Neatest PCB arrangement using schematic

rxhul

Active member
Hi guys,

Thank you for everyone who has made this possible.

I have spent far too long on this circuit, so I just want confirmation that this circuit below would work!
(And if there is anything huge, then a few critiques would be helpful).

From a prior discussion: lbenson, if you see this, then 'lacing holes' are highlighted in green below (just one example).

Many thanks,

Rahul
 

Attachments

lbenson

Senior Member
It's hard to tell. Components are unlabelled, links are implied. No schematic is provided to check the circuit against. At a minimum, the recommended 100nF decoupling capacitor isn't there as close to the PICAXE power pins as possible. The typical 10uF reservoir capacitor is absent (or near the regulator, not clearly labelled). The circuit might work, but there could be intermittant failures because of lack of the decoupling capacitor at the power pins.

Note: it is best to post images as jpgs, not as Word documents which could contain harmful scripts.

No idea what the "lacing holes" are intended to do.

It's a shame if your instructor or guide requires you to do this in a way which won't be helpful for any further work of this type.
 

rxhul

Active member
I'm unsure what a decoupling capacitor is..

Lacing holes are for the flying wires to connect offboard components. (PTMs and LEDs)

I know, but unfortunately, I must follow my instructor on some things..
 

AllyCat

Senior Member
Hi,

It seems to be too easy to hit the "like" button when I'm using my phone, but I do have to agree with all of lbenson's comments anyway. I had assumed that the "horrible" layout (cramped lower RH corner, too many links, spurious holes, unreadable component IDs, devious tracks to the programming socket,, etc.) was because the locations of components such as LEDs were fixed by "holes" in a pre-defined enclosure (box), but that seems not to be the case. BTW what is a PTM? Also, if that is a row of 4 push-buttons at the top, (of which one is not connected to the supply) then the (not shown) links to the PICaxe would be better specified as resistors, to avoid the risk of destroying the PICaxe if a button is pressed whilst an I/O pin is accidentally programmed to be Low.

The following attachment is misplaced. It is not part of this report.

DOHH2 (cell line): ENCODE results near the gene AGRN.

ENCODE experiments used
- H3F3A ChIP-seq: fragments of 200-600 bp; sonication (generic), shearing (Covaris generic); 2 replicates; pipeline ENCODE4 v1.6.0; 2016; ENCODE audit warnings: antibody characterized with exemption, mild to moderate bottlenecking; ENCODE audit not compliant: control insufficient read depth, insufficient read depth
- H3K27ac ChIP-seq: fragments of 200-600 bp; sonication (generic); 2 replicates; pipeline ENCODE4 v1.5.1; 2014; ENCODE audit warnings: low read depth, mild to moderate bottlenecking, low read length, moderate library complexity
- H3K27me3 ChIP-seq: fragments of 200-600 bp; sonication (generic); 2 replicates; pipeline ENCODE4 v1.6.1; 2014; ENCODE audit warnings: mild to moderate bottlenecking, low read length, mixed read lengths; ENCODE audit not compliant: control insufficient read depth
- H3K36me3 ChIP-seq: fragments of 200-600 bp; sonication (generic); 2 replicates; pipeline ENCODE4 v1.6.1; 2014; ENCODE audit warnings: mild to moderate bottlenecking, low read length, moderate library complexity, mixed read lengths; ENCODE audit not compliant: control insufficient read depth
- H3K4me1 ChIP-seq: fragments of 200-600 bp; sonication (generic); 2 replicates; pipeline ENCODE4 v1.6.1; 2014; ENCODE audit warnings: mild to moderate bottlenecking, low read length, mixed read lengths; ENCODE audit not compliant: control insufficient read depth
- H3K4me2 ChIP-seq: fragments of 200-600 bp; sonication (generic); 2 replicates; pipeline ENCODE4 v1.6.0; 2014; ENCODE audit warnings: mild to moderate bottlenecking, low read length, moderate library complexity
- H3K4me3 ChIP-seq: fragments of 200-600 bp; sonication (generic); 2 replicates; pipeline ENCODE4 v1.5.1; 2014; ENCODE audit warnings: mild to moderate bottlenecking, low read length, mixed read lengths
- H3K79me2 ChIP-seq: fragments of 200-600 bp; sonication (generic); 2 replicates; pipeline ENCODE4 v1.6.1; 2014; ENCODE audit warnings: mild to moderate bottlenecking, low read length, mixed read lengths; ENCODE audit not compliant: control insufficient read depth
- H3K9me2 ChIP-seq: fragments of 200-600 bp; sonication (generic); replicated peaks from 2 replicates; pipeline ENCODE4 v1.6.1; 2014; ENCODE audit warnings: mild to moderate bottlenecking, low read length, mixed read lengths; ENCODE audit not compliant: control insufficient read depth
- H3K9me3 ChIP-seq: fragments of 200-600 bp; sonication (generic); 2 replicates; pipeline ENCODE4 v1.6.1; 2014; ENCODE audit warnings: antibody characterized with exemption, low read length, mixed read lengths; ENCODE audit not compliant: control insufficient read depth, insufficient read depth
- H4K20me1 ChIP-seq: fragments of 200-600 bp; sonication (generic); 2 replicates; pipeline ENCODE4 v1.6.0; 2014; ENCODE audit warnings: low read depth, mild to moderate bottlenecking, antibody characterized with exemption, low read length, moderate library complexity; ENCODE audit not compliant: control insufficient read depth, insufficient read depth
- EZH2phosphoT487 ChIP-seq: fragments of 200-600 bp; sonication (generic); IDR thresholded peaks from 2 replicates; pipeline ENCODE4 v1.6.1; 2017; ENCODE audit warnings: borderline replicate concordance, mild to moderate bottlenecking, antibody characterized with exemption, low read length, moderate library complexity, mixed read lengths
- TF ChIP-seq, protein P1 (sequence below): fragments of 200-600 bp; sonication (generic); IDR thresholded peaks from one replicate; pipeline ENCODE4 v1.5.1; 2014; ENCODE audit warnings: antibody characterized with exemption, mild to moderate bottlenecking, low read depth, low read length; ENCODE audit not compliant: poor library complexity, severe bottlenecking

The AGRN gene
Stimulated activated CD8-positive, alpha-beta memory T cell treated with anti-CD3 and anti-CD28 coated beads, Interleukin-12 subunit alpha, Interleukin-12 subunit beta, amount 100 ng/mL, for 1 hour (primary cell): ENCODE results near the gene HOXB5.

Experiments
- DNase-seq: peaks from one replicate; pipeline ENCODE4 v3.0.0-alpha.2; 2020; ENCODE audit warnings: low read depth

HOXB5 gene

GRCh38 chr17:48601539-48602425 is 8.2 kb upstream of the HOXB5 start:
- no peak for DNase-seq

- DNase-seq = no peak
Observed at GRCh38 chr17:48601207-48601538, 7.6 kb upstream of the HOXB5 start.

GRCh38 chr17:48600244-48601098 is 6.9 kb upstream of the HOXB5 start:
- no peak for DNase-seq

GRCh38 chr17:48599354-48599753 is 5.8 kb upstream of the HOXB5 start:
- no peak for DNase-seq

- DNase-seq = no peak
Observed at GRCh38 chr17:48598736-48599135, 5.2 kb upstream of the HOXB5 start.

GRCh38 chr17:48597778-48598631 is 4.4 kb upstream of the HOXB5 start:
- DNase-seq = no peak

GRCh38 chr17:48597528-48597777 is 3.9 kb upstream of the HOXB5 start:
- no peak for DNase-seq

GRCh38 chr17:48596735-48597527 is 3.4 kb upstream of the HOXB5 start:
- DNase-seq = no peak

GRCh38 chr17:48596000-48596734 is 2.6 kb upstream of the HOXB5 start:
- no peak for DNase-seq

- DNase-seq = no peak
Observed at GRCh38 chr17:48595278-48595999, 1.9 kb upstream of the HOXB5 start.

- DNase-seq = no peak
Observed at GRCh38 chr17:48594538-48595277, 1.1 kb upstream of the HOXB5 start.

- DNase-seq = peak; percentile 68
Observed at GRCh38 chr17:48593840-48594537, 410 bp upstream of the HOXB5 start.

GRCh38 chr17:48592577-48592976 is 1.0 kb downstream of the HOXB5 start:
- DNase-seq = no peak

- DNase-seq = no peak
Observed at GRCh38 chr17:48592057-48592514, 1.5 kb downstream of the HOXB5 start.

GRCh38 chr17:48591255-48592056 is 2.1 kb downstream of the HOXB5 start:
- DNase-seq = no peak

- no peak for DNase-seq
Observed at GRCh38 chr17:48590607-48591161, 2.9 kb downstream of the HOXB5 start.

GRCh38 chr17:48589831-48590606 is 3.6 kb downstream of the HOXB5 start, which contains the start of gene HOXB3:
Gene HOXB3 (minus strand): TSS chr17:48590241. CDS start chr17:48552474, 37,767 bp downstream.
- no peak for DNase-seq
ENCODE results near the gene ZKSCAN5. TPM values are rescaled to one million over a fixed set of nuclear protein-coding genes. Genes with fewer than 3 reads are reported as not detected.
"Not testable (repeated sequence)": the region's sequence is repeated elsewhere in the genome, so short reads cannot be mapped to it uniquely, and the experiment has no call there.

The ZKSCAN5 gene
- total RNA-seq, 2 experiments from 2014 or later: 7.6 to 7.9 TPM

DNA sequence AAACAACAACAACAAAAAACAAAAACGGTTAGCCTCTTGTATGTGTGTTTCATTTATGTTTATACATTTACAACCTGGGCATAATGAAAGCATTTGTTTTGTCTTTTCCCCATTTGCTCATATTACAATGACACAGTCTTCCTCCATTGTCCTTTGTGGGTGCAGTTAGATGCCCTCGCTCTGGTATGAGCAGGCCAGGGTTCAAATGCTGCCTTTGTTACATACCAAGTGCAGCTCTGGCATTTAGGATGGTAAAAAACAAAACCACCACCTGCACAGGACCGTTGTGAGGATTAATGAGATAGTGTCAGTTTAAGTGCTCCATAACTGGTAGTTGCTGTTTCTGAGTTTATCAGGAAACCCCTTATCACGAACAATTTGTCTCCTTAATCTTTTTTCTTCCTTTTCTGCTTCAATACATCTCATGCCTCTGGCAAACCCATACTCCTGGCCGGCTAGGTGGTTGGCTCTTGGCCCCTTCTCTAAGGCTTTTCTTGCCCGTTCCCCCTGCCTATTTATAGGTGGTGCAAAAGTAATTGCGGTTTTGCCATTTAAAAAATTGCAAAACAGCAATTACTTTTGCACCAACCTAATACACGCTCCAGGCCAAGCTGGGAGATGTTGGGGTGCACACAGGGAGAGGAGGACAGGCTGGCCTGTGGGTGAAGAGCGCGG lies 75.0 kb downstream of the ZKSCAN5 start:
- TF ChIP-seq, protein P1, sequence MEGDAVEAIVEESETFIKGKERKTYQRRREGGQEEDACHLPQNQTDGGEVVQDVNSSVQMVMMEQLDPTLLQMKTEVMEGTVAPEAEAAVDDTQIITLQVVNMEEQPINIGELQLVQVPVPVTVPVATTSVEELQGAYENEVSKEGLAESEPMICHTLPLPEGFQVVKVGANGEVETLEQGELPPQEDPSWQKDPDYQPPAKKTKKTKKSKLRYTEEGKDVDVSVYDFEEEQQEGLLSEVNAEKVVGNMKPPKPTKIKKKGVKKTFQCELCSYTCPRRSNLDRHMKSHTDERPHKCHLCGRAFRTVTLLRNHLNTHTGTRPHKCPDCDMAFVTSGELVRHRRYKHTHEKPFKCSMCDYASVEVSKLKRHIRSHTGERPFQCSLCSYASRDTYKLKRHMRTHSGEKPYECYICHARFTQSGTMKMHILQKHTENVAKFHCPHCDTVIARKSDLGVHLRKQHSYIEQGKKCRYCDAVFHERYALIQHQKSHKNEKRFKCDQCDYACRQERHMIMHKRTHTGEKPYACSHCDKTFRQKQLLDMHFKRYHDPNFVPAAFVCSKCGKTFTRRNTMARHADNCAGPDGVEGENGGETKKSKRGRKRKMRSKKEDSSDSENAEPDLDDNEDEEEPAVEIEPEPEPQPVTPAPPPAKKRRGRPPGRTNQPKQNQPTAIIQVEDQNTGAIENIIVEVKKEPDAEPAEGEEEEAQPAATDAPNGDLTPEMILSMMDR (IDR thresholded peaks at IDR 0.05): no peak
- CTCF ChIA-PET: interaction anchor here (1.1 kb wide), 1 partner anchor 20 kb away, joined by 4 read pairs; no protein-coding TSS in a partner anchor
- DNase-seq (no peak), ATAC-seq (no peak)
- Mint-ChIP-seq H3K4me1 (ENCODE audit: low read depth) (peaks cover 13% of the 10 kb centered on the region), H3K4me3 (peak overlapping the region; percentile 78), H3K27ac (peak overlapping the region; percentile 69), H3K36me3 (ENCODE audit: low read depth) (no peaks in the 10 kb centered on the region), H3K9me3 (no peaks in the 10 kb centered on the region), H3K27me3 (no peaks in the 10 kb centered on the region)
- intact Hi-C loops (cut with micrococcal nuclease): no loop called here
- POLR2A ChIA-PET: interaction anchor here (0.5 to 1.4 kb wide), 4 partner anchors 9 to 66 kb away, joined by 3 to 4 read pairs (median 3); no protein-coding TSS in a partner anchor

The use of 9 volt "PP3" style batteries is highly discouraged for PICaxe applications, particularly now that you've identified the regulator as a 78L05. That regulator may dissipate (waste) about ten times more energy from the battery than the PICaxe uses ! Three AAA cells (or possibly even two) in a plastic holder (with the same connectors) will probably cost less, take little more space and run the application for up to 100 times longer!

If you have to use non-standard "tools", then you should at least post in an easily readable file format such as .PDF, .PNG, or .JPG, etc. Personally, I try to post everything "in line", including my 300 line programs ! As already said, there is so much information "missing" from the "schematic" (including what it is actually required to do) that it's very difficult to predict whether it might work, or not. But looking into my crystal ball: If the circle in the lower centre of the PCB is intended to be a "sounder", connected by a (not-shown) link to a transistor on its right, then that is unlikely to work, because both the "circle" and the "transistor" are connected to earth (i.e. there is no power supply).

YEScopy.png

Sorry! , Alan.
 

rxhul

Active member
Thanks Alan -

In terms of the bottom right hand corner - I was trying to making the layout as compact as possible. How could I make it better?

PTM is a push to make switch, same thing as a push button. Thanks for highlighting the fact that one of the push buttons isn't connected - i will fix that.

Same thing with the battery point. Many thanks!

When you say that I don't show the links, I assume you mean the holes that seem to jump across a copper pad? - I meant to indicate that these were bridging wires, so sorry if this wasn't clear.

The "circle" is indeed a buzzer, but can I just clarify...why does it need to be connected to the power supply, since the resistor, transistor combo is coming out of the output pin 8 on the picaxe. Is this not how it is meant to be...just like the LED outputs aren't connected to the 9V rail.